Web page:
The “Culture of Japan through the Arts” Project has been incorporated into the World Children’s Festival’s overall educational programming as one of the main artistic and cultural components. The project introduces predominately DC public school students of ages 8-16 and their families to basic artistic and cultural history about Japan. It will help participants attain deeper understanding of the Japanese culture among the mosaic of multiculturalism present in our nation’s capital and its place and relevancy in our community’s past, present and future. The project entails a Japanese-themed program with participatory, hands-on activities, workshops and stage performances. All activities are free and open to the public, expected to benefit more than 6,000 under-served DC public school students, economically-challenged families, residents and visitors in the DC area. In light of the recent earthquake and tsunami the project serves as a symbolic renewal of the Japanese people’s resilience and strength that deserves to be celebrated with DC communities.
Japan Day, Inc. New York, NY.
Project Director: Ayumi Manabe
Voices Together creates the opportunity for Japanese participants to share their knowledge of Japanese culture with youth from Harlem who have little exposure to the culture of Japan. By having group rehearsals and practicing both English and Japanese songs, participants learn not only about each other’s cultural background, but language as well. Through stage rehearsals and stage experience with a professional chorus quartet from Japan, all participants deepen their understanding of one another and learn how to collaborate without letting language barriers and cultural differences interfere.
Association of Greater Boston (JAGB). Boston, MA.
Haru Matsuri 2012
Project Director: Ms. Mino Endo
The objective of this project is 3 fold: 1) to celebrate the 10 year anniversary of the gift of cherry trees from Kyoto to Washington DC; 2) to promote exchange between Japan and the US; and 3) to strengthen the friendly goodwill between the two nations. The Japanese community of Boston will have an opportunity to show their deep appreciation and gratitude for the fundraising and relief efforts undertaken by the American people after the earthquake and tsunami in March of 2011. Approximately 100 booths showcasing cultural activities, Japanese cuisine and other Japanese goods and merchandise. JAGB will also be featuring 8 groups that will be performing and introducing various examples of Japanese culture.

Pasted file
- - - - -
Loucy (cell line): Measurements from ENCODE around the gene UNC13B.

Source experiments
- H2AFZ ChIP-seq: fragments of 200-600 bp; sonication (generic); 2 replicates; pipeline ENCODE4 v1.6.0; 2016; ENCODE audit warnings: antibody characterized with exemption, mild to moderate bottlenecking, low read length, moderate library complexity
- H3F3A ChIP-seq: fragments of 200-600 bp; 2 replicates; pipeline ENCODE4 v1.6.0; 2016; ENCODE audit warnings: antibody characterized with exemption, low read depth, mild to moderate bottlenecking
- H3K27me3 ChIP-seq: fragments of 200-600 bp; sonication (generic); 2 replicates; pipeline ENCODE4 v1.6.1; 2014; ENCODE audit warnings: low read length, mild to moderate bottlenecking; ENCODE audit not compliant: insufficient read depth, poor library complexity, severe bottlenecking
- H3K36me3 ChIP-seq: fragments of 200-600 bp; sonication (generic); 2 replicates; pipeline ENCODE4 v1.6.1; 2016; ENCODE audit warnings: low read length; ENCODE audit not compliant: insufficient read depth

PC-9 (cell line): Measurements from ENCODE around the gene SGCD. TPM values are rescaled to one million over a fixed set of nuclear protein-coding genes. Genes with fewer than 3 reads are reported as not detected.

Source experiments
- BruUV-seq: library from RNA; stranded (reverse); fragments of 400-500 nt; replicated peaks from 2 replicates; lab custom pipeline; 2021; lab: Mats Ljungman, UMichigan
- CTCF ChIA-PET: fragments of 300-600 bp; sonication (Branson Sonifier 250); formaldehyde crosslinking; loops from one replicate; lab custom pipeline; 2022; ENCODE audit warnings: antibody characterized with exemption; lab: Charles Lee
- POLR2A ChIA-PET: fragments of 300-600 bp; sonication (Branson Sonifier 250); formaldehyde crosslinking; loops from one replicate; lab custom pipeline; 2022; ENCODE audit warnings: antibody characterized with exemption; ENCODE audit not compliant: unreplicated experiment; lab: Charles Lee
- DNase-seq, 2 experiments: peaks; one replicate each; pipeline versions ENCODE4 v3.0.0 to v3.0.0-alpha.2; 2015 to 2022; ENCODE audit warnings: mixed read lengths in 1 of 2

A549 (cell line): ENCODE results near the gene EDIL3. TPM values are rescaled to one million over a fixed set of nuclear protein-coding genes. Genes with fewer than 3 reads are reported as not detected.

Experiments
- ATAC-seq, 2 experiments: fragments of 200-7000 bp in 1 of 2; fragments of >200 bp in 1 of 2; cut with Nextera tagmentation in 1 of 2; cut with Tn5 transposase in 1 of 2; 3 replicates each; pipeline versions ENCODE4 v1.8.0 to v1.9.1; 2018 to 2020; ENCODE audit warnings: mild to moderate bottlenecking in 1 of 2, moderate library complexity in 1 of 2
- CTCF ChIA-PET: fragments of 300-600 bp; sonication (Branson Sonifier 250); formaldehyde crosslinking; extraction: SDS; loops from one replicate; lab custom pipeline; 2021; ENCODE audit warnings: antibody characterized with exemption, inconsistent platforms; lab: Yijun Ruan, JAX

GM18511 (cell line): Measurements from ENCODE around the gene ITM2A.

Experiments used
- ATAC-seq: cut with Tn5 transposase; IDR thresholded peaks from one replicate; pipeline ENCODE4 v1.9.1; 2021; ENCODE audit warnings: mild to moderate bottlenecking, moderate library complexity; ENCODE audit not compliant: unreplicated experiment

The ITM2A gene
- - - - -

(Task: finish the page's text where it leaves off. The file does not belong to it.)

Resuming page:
Japan-America Society of Indiana. Indianapolis, IN
Japanese Kite Project–Cherry Tree Centennial Commemoration Event
Project Director: Tamayo Fukumoto
The Japan America Society of Indiana (JASI) will bring the Sendai Kite Club to the Japan U.S. Cherry Tree Centennial Celebration in Indianapolis. The planting of cherry trees will be held in a park setting overlooking a river near the downtown area. The flying of Japanese kites by the masters and by the public will provide the perfect spring activity. Lectures will be held in area schools and cultural institutions teaching about Japanese kites and creating enthusiasm for the main event.
of Greater Cincinnati. Japan America Society of Greater Cincinnati, OH.
100 Years of Friendship: the Centennial Gift of Cherry Trees
Project Director: Neil Hensley
The Japan America Society of Greater Cincinnati seeks to expand cultural awareness and understanding between the citizens of the Cincinnati area and Japan, leveraging the 100th Anniversary of Cherry Blossoms in America by hosting numerous events and activities toward teens and children. Several new and exciting events have been designed to appeal to and bring out many young adults. Through these events, we expect to create greater cultural understanding and awareness of the long lasting friendship of our two countries. Given the broader audience of our efforts this year, we are seeking a grant to help cover the expense of public relations efforts, including promotional materials to get our message out.
Lander University. Greenwood, SC.
Focus on Japan Week
Project Director: Dr. S. Jae Park
Focus on Japan week provides a dynamic teaching interface through intercultural exchange and dialogue. Thorough specifically designed activities and programs, Lander University and the greater community of Greenwood will gain a deeper understanding of how to be responsible and effective global citizens; how to be contributing participants in a global community, and how to develop international goodwill and friendship. During “Focus on Japan week” at Lander, there will be numerous programs and activities promoting Japan, in which its people and those of surrounding cities and counties will participate. We at Lander are committed to promoting international goodwill and friendship among the people of Japan and the United States.